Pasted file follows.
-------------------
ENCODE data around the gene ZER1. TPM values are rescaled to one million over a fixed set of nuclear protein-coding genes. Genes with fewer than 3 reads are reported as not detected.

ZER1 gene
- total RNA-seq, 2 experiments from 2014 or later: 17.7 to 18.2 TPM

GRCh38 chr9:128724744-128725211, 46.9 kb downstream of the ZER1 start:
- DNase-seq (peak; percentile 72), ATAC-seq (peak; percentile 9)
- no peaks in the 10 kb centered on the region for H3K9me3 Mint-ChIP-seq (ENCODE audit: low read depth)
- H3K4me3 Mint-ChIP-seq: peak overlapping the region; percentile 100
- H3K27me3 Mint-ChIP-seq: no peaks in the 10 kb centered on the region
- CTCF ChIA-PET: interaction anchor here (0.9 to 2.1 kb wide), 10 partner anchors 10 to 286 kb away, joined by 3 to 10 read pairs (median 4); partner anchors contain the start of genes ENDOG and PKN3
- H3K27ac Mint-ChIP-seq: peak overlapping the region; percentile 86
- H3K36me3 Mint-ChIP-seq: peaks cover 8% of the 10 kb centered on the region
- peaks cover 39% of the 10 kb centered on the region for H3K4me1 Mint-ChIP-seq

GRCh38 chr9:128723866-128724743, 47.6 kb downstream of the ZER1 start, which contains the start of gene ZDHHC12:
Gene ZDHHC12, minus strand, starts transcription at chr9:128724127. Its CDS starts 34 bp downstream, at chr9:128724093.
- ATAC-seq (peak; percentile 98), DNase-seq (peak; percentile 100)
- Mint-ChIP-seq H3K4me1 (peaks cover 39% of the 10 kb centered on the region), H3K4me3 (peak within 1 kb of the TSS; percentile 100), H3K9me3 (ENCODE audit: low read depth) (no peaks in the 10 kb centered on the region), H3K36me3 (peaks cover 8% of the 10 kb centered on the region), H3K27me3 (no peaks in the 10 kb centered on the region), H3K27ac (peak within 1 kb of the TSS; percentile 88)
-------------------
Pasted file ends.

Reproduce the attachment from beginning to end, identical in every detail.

ENCODE data around the gene ZER1. TPM values are rescaled to one million over a fixed set of nuclear protein-coding genes. Genes with fewer than 3 reads are reported as not detected.

ZER1 gene
- total RNA-seq, 2 experiments from 2014 or later: 17.7 to 18.2 TPM

GRCh38 chr9:128724744-128725211, 46.9 kb downstream of the ZER1 start:
- DNase-seq (peak; percentile 72), ATAC-seq (peak; percentile 9)
- no peaks in the 10 kb centered on the region for H3K9me3 Mint-ChIP-seq (ENCODE audit: low read depth)
- H3K4me3 Mint-ChIP-seq: peak overlapping the region; percentile 100
- H3K27me3 Mint-ChIP-seq: no peaks in the 10 kb centered on the region
- CTCF ChIA-PET: interaction anchor here (0.9 to 2.1 kb wide), 10 partner anchors 10 to 286 kb away, joined by 3 to 10 read pairs (median 4); partner anchors contain the start of genes ENDOG and PKN3
- H3K27ac Mint-ChIP-seq: peak overlapping the region; percentile 86
- H3K36me3 Mint-ChIP-seq: peaks cover 8% of the 10 kb centered on the region
- peaks cover 39% of the 10 kb centered on the region for H3K4me1 Mint-ChIP-seq

GRCh38 chr9:128723866-128724743, 47.6 kb downstream of the ZER1 start, which contains the start of gene ZDHHC12:
Gene ZDHHC12, minus strand, starts transcription at chr9:128724127. Its CDS starts 34 bp downstream, at chr9:128724093.
- ATAC-seq (peak; percentile 98), DNase-seq (peak; percentile 100)
- Mint-ChIP-seq H3K4me1 (peaks cover 39% of the 10 kb centered on the region), H3K4me3 (peak within 1 kb of the TSS; percentile 100), H3K9me3 (ENCODE audit: low read depth) (no peaks in the 10 kb centered on the region), H3K36me3 (peaks cover 8% of the 10 kb centered on the region), H3K27me3 (no peaks in the 10 kb centered on the region), H3K27ac (peak within 1 kb of the TSS; percentile 88)